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GOVERNMENT AND POLITICAL ROUNDUP: Large-scale tax cuts may not be in the works

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GOVERNMENT AND POLITICAL ROUNDUP: Large-scale tax cuts may not be in the works
Ellsworth Wisconsin 126 S. Chestnut St. 54011

There might not be enough votes in the Wisconsin Senate to approve the type of large-scale tax cut that Governor Scott Walker's been talking about. At least two Republicans say they'd rather use a projected billion-dollar surplus to avoid a structural deficit in the next budget starting in mid-2015.We learned last week about the projected surplus, and the Republican Walker says he wants to give most of it back to taxpayers. But with only a three-vote majority, Republicans would not be able to approve a major tax cut if more than one G-O-P senator strays from the party line -- and that's already happened. Green Bay Republican Rob Cowles says he's "urging caution," considering the deficits from the recent past. Ripon Republican Luther Olsen said voters are telling him to be smart and quote, "Don't just pander for the next election." At last word, Wisconsin's fiscal obligations will create a 725-million dollar shortfall in the next budget. Walker says he's not too concerned, and neither are Assembly Republicans. G-O-P Finance co-chair John Nygren says it's been proven that tax cuts generate enough economic growth to wipe out structural deficits in subsequent budgets.

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Deer hunters and the businesses they patronize are both crying foul over a plan to end deer registrations at places like bars and gas stations. On Wednesday, the state Natural Resources Board will consider a proposal to start registering catches over the phone and online. It's among the dozens of suggestions from James Kroll, the governor's "Deer Czar," to boost hunting in Wisconsin. It was proposed in the name of efficiency -- but bars fear it will take away business, and hunting groups say we'll loss some of the tradition and camaraderie among hunters after they turn in their tags and swap stories over a cold one. The phone and Internet registrations would begin this fall, and the conversion would be complete by 2015. It would save 182-thousand dollars the D-N-R now spends to run 626 deer reporting stations. D-N-R staffers also say it would count the harvest faster, and make it more convenient for hunters. A few randomly-selected hunters would still register in person, so parts of their animals could be tested for chronic wasting disease. Agency staffers say bars could set up Internet terminals to help hunters register -- but tavern owners say those people will just register with their smartphones someplace else. The Wisconsin Conservation Congress generally supports Kroll's recommendations -- but some members think more hunters will simply not register their kills.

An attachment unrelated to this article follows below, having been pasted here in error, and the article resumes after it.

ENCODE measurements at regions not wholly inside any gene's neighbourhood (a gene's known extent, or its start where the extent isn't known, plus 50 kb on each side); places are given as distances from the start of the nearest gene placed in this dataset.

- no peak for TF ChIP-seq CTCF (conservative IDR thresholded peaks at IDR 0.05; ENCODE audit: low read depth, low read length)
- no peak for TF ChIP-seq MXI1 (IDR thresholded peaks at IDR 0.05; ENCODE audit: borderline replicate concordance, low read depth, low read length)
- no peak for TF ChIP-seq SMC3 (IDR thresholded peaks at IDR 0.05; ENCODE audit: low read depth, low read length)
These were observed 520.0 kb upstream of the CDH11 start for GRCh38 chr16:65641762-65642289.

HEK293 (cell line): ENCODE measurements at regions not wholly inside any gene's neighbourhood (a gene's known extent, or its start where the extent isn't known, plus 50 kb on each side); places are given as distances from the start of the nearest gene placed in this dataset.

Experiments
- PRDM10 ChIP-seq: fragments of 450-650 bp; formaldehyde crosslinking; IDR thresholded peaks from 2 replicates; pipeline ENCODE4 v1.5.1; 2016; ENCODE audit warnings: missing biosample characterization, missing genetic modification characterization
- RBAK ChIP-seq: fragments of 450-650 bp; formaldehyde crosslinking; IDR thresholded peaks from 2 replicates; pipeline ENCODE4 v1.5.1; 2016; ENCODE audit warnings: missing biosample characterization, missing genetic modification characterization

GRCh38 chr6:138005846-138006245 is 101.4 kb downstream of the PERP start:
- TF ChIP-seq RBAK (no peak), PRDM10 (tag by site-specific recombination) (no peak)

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Workers and job applicants would not have to worry about their superiors snooping into their Facebook accounts, under a bill that's up in the Assembly tomorrow. The lower house will consider prohibiting companies, landlords, and colleges from asking their people to give them the passwords for their social media accounts. The Senate unanimously approved the measure last November. Governor Scott Walker says he'll sign it if it gets to his desk. Some companies have said they need to enter their employees' private accounts to make sure they're not giving out trade secrets or other proprietary information. Others call it an invasion of privacy. Assembly Democrat Melissa Sargent of Madison said she's heard from job applicants who fear being snubbed if they don't give up their data. Privacy advocates say colleges are forcing student-athletes to give their personal passwords to school officials in the name of preventing N-C-A-A violations. Employers can still check what their workers post publicly on social media -- plus any communications from company-or-school owned computers. The bill also lets them investigate when employees send proprietary data to places where the government already bans snooping -- including personal e-mail accounts.  

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